Reforms initiated by Gov. Sam Brownback to the state agency overseeing the creative arts in Kansas has resulted in improved support for programs statewide.

The changes were part of the governor’s focus on resetting the state’s priorities and focusing on core functions of government.

Connie McClean, vice chairwoman of the commission, said the changes made in the structure and mission of the arts program put Kansas, including right-sizing staffing, has put the state’s arts agency “in step with the economy and where the Legislature is.”

“I’m pretty darn proud of what we’ve done,” McClean said.

For example, in fiscal year 2014, the Kansas Creative Arts Industry Commission, a unit within the Kansas Department of Commerce, had a budget of $1,153,852. Of that amount, $141,685 was used to operate KCAIC, including $87,802 for salary and benefits for one staff person.

All funding under the CAIC has been granted based on a competitive application and review process that requires organizations to demonstrate the impact the funding will have on their organization and community.

“Every time a proposal comes, we look at it and ask ourselves is this creating an economic opportunity for the community and would this go on without us,” McClean said. “We look at it more carefully. I think it’s definitely making more of an impact.”

An element of those changes was restructuring the state’s support of the creative arts industries which has resulted in an increase of funding that gets directly to programs across Kansas to support artists, programs and the state’s cultural heritage.

KCAIC Commissioner Bill Coulter said the National Endowment for The Arts and the Mid-America Arts Alliance has reinstated Kansas, which allow the state to receive matching funds.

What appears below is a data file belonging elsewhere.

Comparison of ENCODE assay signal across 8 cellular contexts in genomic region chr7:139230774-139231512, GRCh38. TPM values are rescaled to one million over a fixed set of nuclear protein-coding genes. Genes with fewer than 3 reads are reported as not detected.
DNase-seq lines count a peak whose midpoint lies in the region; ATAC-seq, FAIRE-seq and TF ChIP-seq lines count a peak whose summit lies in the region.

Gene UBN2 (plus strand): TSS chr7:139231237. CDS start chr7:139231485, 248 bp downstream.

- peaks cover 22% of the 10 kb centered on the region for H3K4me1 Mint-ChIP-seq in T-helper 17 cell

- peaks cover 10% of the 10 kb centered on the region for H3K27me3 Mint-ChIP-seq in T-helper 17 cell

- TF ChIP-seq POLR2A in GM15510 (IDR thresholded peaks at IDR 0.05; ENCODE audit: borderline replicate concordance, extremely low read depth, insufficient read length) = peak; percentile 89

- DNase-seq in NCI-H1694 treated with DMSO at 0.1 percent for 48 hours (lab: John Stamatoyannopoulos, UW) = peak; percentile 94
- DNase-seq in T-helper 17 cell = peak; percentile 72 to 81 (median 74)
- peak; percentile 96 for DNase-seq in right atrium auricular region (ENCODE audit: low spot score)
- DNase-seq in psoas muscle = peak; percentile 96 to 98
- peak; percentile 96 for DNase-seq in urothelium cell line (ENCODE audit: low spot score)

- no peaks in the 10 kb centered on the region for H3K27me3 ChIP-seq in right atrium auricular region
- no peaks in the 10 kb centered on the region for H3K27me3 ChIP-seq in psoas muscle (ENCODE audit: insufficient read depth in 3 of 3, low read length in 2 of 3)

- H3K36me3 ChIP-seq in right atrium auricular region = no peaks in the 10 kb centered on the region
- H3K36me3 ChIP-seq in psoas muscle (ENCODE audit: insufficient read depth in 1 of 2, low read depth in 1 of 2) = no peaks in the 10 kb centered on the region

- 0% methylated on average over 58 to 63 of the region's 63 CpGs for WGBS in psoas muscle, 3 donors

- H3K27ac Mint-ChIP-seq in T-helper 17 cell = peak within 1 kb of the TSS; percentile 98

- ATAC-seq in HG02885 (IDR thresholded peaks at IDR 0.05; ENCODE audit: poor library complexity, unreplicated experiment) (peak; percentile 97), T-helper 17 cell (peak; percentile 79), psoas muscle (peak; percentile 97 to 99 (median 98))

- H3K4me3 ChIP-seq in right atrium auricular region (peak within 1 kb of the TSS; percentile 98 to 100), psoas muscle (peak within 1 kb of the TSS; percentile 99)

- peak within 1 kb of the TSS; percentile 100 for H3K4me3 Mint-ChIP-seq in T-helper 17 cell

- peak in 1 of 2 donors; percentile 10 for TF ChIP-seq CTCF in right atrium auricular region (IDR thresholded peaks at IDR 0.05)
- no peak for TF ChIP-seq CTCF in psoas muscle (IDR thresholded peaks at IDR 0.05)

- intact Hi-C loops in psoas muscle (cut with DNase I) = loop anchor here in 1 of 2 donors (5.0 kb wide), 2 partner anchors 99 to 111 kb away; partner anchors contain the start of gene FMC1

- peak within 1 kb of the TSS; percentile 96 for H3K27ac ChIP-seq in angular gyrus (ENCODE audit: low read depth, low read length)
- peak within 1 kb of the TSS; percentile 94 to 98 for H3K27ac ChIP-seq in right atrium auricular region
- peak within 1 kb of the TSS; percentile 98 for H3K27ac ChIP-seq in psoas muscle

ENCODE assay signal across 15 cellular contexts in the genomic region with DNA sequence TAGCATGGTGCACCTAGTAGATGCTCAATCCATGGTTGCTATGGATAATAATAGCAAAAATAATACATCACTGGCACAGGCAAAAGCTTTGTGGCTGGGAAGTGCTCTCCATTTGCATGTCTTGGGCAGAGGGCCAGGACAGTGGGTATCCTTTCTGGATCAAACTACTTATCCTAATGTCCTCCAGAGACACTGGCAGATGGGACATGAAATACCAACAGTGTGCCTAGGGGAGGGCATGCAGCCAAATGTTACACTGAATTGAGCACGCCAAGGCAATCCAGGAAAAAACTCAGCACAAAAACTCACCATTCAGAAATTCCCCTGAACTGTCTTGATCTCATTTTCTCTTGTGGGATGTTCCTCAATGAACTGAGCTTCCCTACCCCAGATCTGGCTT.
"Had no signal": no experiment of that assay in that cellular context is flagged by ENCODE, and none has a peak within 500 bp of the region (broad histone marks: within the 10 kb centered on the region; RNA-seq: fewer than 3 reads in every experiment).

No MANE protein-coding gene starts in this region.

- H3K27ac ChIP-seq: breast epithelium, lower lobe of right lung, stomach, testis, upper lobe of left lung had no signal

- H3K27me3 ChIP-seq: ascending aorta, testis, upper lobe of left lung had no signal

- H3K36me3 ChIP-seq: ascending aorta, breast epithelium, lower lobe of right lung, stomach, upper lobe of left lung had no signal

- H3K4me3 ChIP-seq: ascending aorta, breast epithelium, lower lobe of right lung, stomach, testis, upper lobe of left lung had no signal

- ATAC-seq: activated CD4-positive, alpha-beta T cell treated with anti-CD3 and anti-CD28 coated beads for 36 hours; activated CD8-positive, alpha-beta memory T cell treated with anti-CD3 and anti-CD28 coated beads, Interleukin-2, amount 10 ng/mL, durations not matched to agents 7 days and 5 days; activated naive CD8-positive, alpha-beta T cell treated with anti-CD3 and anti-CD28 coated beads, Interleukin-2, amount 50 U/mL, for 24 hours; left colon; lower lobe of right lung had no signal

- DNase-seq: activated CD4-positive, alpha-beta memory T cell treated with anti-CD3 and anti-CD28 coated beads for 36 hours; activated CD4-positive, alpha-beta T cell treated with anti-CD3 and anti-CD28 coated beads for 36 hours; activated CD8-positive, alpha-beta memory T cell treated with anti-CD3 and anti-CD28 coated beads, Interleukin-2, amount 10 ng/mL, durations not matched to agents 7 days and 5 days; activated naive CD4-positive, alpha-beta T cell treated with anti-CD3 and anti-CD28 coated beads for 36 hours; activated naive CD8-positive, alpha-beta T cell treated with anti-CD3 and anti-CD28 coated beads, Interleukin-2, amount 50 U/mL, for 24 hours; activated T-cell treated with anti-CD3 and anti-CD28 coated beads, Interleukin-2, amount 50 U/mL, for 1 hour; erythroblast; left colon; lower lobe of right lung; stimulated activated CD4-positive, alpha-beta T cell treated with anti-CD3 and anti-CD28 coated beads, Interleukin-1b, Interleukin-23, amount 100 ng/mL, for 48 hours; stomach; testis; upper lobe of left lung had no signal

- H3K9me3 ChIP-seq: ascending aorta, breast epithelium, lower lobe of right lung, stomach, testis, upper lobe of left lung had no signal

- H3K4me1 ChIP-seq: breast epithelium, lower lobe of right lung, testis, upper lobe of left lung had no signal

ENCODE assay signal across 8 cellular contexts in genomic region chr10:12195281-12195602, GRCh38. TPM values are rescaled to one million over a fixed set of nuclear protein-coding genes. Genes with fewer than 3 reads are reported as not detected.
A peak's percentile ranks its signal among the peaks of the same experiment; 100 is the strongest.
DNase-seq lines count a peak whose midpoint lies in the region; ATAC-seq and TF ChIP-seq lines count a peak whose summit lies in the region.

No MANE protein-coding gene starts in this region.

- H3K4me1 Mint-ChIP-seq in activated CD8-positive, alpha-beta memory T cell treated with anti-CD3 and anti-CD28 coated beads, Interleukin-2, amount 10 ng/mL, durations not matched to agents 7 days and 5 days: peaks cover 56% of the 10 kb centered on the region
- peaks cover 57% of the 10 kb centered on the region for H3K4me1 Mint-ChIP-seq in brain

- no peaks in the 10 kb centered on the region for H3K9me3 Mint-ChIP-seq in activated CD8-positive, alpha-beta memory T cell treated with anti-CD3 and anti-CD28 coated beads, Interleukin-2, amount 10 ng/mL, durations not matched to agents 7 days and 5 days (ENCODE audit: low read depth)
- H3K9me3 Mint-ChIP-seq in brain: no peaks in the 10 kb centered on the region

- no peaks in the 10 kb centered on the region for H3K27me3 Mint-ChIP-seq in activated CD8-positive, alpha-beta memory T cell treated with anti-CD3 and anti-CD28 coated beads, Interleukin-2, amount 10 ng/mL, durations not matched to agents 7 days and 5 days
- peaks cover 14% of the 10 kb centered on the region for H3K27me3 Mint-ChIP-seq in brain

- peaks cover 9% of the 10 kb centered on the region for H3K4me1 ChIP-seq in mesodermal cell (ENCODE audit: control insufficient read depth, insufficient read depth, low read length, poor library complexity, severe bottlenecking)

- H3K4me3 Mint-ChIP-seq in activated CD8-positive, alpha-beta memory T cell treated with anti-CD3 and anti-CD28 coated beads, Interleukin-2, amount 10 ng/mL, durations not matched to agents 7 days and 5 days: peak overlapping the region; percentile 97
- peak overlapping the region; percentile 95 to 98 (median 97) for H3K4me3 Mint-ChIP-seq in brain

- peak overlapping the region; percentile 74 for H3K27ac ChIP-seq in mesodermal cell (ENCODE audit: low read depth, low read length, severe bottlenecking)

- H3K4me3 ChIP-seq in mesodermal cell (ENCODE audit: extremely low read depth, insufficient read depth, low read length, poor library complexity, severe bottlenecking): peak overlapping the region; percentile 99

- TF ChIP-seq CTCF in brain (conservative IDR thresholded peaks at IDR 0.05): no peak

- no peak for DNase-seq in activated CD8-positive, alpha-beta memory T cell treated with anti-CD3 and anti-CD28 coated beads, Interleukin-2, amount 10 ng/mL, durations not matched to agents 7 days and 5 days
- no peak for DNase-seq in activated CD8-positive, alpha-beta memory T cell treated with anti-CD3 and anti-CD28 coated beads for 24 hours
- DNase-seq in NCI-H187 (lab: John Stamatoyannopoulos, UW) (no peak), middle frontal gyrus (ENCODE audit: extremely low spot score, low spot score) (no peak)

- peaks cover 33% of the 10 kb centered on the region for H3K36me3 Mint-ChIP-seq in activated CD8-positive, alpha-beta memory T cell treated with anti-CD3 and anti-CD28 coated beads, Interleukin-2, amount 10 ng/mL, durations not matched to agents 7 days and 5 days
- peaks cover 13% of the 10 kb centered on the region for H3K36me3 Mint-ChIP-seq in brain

“The heartbeat of KCAIC is strong and well,” Coulter said.

KCAIC awarded more than $1 million in state and matching National Endowment for the Arts grant money. One hundred percent of the grant funds were awarded based on new programs created to emphasize economic and community development. None of the funds were awarded for general operating support of arts organizations. Grants were awarded through a competitive process based on the impact the funds have on organizations and communities.

Recent grants include:

• Sunflower RC&D Area, Inc., Harper $10,000. Sunflower RC&D, in conjunction with the Bartlett Arboretum, will renovate a recently acquired 1879 depot. The renovations will include a performance-workshop retreat, exhibition space, a catering kitchen, a shower and sleeping quarters for resident artists.

• Chamber Music at the Barn, Maize, $5,000. Chamber Music at the Barn will purchase and install upgrades to its audio visual system to enhance the experience for audience members. Chamber Music at the Barn will also upgrade its ticketing service at the gate.

• Fisch Haus, Wichita, $4,400. Fisch Bowl Inc. will purchase and install storage for a manually operated portable wheelchair lifts to make the Fisch Haus gallery and performance space more accessible.

• Bethany College, Lindsborg, $3,000. The Principal Musicians of the Bethany Oratorio Society Orchestra will spearhead a brand-new String Apprenticeship Program. This Apprenticeship Program will grant four high school age string players the second-chair seat next to renowned Principal Musicians, in a mentoring and one-on-one educational environment, in the Bethany Oratorio Society Orchestra for the Easter Sunday performance of Handel’s “Messiah.”

“Through the investments that the Kansas Creative Arts Industries Commission have made, we have seen a greater impact from our investments in collaborative community events, assisting artists in developing their businesses, and enhancing educational opportunities of art in the schools,” said commission member Lana Gordon. “This not only adds value to the economy of our state, but also to the quality of life for all Kansans.”

MEDIA CONTACT: John Milburn, 785-331-9366[email protected]